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Pennsylvania Supreme Court OKs Warrantless Vehicle Searches

Police officers in Pennsylvania no longer need a warrant to search vehicles, under a decision from the state Supreme Court that critics call an erosion of constitutional rights and that supporters say allows officers to do their jobs better.

The high court's 4-2 decision on Tuesday says police need only probable cause to search a vehicle. Officers previously had to obtain a search warrant from a judge, aside from rare exceptions such as an officer's not being able to wait for a warrant.

Carmen Robinson, a criminal defense attorney and former Pittsburgh police officer, expressed concern that some police officers would fabricate reasonable doubt to conduct a search. Young black men in predominantly black neighborhoods and on the Pennsylvania Turnpike will be targets, she said.

"It's going to be fishing season," she said. "It's not going to be all officers, but some are just going to take shortcuts. I think a lot of the constitutional protections are going to be erased."

Allegheny County Assistant District Attorney Kevin McCarthy praised the decision.

"It allows police to effectively arrest and secure vehicles when they have probable cause without having to take additional time to secure the vehicle or have it towed to an impound lot while they go get a warrant," McCarthy said.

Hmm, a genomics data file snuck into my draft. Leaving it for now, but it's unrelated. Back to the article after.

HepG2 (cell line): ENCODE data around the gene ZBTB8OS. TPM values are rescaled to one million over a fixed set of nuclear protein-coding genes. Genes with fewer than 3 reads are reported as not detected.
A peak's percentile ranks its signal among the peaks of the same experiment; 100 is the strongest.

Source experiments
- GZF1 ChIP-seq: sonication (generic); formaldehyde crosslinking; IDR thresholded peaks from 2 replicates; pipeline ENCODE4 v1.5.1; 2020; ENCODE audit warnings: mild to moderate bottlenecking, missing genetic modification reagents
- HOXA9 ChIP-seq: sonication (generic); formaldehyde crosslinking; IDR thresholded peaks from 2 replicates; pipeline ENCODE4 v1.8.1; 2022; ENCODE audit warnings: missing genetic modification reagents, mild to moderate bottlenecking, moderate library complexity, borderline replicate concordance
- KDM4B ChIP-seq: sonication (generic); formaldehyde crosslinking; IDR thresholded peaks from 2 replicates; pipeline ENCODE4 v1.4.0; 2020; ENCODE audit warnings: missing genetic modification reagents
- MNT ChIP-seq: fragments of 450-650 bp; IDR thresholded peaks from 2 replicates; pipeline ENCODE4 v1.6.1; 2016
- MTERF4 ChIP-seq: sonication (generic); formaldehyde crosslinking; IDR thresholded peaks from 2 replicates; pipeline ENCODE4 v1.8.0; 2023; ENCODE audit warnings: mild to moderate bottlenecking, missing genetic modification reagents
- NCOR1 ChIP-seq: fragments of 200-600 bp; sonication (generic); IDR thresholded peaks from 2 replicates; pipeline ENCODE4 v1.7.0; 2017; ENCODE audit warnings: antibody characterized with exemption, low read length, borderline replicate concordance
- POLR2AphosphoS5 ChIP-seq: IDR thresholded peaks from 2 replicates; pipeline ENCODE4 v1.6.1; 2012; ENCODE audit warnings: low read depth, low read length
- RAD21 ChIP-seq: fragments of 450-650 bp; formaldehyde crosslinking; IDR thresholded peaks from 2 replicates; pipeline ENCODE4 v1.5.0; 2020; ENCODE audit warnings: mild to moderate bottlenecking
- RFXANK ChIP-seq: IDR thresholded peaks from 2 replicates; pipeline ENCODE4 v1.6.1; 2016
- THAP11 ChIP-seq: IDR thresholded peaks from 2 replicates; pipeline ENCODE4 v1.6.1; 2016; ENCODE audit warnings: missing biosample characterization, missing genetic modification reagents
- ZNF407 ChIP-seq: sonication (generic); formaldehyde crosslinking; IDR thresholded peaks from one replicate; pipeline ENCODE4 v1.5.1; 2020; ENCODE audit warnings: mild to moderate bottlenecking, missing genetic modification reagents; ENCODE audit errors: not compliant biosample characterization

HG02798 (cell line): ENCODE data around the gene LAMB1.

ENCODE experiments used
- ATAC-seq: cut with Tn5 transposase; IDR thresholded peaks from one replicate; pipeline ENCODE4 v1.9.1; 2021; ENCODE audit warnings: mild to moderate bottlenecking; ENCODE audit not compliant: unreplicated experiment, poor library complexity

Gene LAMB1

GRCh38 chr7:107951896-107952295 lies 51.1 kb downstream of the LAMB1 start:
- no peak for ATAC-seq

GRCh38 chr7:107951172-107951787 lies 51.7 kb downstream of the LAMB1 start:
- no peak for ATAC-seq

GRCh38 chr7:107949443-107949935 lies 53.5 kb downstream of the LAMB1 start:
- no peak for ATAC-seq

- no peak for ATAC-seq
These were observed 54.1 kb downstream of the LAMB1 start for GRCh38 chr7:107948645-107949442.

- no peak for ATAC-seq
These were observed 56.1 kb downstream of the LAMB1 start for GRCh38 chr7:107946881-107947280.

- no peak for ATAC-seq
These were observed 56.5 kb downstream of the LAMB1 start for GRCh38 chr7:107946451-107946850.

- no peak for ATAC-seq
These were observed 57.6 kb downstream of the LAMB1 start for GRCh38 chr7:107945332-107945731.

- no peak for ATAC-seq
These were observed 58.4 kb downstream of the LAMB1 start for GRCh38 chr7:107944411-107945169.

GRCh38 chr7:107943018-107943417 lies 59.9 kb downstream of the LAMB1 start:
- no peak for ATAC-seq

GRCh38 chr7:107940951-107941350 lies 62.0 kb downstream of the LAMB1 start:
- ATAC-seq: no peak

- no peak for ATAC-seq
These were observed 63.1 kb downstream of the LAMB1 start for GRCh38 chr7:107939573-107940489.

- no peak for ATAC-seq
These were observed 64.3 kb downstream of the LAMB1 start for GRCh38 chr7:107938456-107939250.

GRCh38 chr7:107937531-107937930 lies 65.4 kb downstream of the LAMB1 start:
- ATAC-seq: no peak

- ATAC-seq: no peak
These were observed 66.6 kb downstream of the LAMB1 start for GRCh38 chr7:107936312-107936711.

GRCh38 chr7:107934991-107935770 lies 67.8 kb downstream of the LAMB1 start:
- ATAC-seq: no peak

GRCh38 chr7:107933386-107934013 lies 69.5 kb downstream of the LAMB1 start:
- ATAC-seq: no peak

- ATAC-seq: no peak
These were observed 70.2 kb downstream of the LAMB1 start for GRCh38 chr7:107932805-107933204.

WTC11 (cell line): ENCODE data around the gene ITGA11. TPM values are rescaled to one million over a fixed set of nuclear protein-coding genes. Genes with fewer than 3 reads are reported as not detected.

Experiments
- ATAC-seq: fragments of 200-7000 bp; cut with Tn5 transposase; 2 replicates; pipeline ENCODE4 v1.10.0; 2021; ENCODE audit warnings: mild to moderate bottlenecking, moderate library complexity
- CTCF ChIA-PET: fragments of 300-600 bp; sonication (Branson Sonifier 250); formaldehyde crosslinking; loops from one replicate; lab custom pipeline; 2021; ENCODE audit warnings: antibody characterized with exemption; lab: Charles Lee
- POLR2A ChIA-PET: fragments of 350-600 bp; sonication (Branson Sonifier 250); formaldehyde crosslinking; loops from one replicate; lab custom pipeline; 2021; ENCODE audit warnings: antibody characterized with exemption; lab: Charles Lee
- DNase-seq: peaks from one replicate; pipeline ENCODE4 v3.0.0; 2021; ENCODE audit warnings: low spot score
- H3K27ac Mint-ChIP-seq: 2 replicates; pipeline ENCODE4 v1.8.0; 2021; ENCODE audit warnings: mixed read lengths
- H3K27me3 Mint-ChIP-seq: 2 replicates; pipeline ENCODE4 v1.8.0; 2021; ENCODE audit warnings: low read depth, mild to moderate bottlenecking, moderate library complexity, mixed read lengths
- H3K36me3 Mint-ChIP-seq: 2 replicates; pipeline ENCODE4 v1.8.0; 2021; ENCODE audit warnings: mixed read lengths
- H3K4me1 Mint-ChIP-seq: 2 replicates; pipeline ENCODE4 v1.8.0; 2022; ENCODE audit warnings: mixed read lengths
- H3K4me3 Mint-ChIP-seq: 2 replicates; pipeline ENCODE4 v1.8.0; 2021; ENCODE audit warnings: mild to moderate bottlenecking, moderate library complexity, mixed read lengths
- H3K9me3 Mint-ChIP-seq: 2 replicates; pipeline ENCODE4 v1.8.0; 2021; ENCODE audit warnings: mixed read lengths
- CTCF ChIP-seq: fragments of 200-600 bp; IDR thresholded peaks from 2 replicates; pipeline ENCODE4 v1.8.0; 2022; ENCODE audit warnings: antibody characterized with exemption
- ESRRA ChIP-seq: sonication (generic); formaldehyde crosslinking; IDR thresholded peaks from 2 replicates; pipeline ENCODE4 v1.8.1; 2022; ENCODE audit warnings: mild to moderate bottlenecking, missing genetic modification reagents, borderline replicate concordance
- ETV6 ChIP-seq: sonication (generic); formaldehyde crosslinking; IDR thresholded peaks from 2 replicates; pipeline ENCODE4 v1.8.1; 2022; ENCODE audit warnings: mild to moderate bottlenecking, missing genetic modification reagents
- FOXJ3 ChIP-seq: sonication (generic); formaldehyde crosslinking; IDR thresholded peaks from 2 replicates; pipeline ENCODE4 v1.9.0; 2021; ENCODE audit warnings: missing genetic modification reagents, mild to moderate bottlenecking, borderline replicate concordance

Legal experts said the court's decision puts state law in line with federal law.

"No state can give you less protection than the Constitution, but states are free to give you more protection than that, and that's what Pennsylvania had for some time," said David Harris, a University of Pittsburgh law professor.

The Fourth Amendment says police must have probable cause to stop a vehicle, such as someone running a red light or stop sign. It says police need separate probable cause -- such as smelling marijuana or seeing a firearm in the back seat -- to search the vehicle without consent.

Wes Oliver, an associate professor at Duquesne University law school and director of the school's criminal justice program, said he was "not at all shocked" by the court's decision.

"I'm shocked the rule was ever contrary (to federal law)," Oliver said.

In the case before the justices, Philadelphia police pulled over Shiem Gary on Jan. 15, 2010, because they thought he had illegally tinted windows. The officers said they smelled marijuana, and Gary told them there was marijuana in the car. Officers found 2 pounds of marijuana stashed under the hood. In his appeal, Gary said the officers did not have probable cause for the search.

Chief Justice Ronald D. Castille and Justices J. Michael Eakin, Seamus P. McCaffery and Thomas G. Saylor disagreed.

In the majority opinion, McCaffery said adopting the federal stance will ensure police follow a "uniform standard for a warrantless search of a motor vehicle, applicable in federal and state court, to avoid unnecessary confusion, conflict and inconsistency in this often-litigated area."

Justices Debra McCloskey Todd and Max Baer opposed the decision, with Todd writing that it "heedlessly contravenes over 225 years of unyielding protection against unreasonable search and seizure."

Copyright 2014 - The Pittsburgh Tribune-Review

McClatchy-Tribune News Service

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